President Cyril Ramaphosa
President Cyril Ramaphosa

President Cyril Ramaphosa eases Covid-19 lockdown measures

By Lee Rondganger and Sihle Mlambo Time of article published Apr 23, 2020

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Johannesburg - South Africans will finally be able to leave their homes come the end of April after President Ramaphosa on Thursday night announced an easing of the national coronavirus lockdown which has been in place since late March.

The announcement means that from May 1 the stringent lockdown regulations that has meant that only essential workers were able to leave their homes will now be relaxed. 

April 30 will be the last day of the strict lockdown measures, but from May 1, South Africa will enter into a partial lockdown on Level 4 of the country's risk adjusted strategy.

The president said when the lockdown is lifted on Friday, May 1, it would resume on Level 4 of the country's risk adjusted strategy. Level 4 means some activities will be allowed to resume, but it is still a fairly strict measure as compared to Level 1, which means a resumption of life as 'normal'.

Alert Level 4 means extreme precaution should continue to be adhered to limit community transmissions and outbreaks, while allowing some activities to resume.

Addressing millions of South Africans, Ramaphosa said South Africa had undertaken strict lockdown measures to save tens of thousands of lives in the country.

He said there was clear evidence that the lockdown had worked and that it had slowed the progression of the Covid-19 pandemic in South Africa, but the country had to get working again.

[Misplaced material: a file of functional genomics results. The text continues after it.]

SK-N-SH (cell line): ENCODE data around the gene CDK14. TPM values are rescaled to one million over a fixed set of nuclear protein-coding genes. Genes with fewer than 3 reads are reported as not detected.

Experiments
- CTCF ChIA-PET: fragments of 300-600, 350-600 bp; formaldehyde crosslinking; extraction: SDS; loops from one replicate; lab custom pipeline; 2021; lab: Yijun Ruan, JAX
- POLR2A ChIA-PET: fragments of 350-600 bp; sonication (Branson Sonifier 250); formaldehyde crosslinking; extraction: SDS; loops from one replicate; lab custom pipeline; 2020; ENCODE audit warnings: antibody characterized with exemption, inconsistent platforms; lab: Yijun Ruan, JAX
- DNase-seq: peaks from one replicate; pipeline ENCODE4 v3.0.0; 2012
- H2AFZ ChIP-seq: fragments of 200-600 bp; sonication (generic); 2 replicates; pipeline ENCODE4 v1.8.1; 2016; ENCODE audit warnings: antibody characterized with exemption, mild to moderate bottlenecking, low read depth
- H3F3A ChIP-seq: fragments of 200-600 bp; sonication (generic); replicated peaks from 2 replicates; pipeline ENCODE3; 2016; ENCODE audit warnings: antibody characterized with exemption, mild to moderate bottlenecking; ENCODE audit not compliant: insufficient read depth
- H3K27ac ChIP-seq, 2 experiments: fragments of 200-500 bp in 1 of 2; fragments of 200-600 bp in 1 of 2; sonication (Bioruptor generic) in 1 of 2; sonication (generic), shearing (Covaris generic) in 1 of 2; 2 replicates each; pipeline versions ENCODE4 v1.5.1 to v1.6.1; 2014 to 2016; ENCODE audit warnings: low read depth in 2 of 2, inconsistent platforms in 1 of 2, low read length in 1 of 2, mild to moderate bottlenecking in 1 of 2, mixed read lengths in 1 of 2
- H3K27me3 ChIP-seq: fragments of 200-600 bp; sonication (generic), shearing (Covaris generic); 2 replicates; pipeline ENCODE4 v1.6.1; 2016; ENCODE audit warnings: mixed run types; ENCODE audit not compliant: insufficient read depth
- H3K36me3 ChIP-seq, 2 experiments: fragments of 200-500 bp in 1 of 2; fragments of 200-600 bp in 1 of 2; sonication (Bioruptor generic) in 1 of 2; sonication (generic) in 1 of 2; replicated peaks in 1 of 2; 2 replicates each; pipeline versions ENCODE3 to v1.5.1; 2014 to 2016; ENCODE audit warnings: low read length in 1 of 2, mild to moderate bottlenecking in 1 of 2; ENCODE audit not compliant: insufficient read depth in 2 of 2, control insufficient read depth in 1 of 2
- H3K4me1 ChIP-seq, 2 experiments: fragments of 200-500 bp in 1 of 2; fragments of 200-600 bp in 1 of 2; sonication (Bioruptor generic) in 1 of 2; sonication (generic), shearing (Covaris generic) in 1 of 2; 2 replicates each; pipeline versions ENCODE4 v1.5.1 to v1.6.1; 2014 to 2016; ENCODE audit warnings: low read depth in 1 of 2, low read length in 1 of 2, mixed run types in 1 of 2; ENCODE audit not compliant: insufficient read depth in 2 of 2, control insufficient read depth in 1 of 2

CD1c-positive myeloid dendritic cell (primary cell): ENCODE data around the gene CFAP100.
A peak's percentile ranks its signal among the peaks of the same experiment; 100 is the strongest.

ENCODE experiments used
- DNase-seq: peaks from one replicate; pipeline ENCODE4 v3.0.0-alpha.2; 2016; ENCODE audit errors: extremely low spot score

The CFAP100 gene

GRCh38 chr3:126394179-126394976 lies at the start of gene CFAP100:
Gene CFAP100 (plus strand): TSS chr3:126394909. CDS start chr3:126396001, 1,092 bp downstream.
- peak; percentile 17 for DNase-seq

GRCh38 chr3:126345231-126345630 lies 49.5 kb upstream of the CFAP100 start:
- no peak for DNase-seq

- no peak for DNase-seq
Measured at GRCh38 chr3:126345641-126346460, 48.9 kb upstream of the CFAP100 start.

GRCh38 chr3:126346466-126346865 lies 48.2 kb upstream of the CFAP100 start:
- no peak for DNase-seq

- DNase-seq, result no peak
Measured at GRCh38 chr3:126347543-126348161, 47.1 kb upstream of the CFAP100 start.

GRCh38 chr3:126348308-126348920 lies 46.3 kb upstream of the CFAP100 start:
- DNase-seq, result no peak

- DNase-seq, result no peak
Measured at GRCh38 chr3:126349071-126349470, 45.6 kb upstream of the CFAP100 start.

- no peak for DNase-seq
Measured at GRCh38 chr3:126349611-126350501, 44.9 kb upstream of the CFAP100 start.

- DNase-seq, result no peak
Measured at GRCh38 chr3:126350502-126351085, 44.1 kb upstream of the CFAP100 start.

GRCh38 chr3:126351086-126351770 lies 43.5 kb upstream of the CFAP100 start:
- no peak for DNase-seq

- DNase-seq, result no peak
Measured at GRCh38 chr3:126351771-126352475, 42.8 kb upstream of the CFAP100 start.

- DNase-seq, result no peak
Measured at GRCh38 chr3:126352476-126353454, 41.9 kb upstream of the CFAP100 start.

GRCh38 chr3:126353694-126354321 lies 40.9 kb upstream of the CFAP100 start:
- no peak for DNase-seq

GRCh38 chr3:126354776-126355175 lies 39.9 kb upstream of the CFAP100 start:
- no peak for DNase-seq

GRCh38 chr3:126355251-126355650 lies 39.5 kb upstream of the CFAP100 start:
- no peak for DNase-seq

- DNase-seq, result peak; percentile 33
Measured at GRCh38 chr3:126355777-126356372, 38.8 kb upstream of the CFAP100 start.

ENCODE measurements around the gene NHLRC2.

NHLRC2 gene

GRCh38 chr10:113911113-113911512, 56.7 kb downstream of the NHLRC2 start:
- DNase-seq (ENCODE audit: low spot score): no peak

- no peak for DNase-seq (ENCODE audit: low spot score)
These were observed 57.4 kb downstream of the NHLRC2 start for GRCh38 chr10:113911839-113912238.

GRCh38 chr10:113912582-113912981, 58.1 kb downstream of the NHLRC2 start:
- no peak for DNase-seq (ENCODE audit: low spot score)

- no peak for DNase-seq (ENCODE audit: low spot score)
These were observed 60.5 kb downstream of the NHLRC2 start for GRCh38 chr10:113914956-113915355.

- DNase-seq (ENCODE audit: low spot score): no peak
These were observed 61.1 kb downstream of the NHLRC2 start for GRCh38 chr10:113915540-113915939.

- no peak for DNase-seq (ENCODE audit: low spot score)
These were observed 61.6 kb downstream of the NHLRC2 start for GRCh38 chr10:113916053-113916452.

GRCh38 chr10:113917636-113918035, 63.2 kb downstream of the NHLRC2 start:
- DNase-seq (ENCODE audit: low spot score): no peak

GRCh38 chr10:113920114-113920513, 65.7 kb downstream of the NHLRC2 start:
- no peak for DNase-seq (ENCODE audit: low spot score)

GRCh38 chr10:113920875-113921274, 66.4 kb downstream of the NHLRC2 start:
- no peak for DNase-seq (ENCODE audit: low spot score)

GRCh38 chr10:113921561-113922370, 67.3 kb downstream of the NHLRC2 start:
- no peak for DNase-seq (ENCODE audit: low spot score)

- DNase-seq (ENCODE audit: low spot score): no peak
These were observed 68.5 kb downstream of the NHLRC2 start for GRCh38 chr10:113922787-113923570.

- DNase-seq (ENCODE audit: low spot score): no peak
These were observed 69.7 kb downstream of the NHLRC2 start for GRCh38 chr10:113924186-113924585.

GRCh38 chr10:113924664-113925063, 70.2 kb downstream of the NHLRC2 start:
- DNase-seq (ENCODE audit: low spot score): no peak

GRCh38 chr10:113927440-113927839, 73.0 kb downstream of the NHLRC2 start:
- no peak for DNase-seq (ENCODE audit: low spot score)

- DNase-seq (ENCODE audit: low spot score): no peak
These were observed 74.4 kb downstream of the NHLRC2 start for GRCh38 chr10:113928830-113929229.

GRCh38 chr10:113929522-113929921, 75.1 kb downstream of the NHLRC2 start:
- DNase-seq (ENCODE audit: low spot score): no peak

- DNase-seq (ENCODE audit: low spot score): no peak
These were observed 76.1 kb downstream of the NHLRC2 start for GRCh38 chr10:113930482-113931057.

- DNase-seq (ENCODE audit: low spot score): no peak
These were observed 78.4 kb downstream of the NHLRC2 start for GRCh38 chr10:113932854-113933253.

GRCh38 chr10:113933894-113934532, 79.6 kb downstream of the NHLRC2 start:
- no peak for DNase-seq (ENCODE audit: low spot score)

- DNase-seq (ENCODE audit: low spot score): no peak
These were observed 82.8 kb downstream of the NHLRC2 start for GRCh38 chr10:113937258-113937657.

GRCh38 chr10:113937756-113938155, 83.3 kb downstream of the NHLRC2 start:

He also mentioned that the World Health Organisation had commended South Africa for its swift action against the spread of the virus, as the country relied on scientific data and advice to make the decision.

"Lockdown cannot be sustained indefinitely, our people need to eat," said Ramaphosa in announcing the end of the lockdown.

He said people had to wear cloth masks when they were in public and also announced that government would be lifting the ban on cigarettes, but shebeens and bars remained closed. Gatherings had to be below 10 and people were still urged to work-from-home, where it was possible. 

Ramaphosa warned that there was still much they did not know about the virus in South Africa and that people would still be required to adhere to social distancing and good hygiene practise.

He said the abrupt lifting of restrictions could cause chaos and they were averting that by using a staggered approach to return to normality.


The various stages of the new risk adjusted strategy.

Ramaphosa again thanked South Africans for staying home and adhering to the strict lockdown in the past month and said the sacrifices that had been made, were done so that people could enjoy freedom and prosperity in future.

"There is no person who does not want to go back to normal life, there is no company that does not want to go back to work, or no student who does not want to return to their classroom. You have all made great sacrifices for our own futures so that you can enjoy freedom and prosperity," he said.

"Do not give up now, remain united, continue to stay home, stay safe," said Ramaphosa. 

Earlier this week, Ramaphosa unveiled a R500bn economic and social relief package in response to the deadly coronavirus that has shuttered the economy and seen millions of people lose their incomes.

The response he announced on Tuesday includes R100bn to protect and create jobs, R50bn in temporary social relief, R40bn for the health response and emergency water supply, increased sanitisation of public transport and facilities, food and shelter for the homeless.

Ramaphosa also secured a R200bn loan guarantee scheme with major banks, the National Treasury and the SA Reserve Bank to cover companies’ operational costs such as salaries, rent and payment of suppliers.

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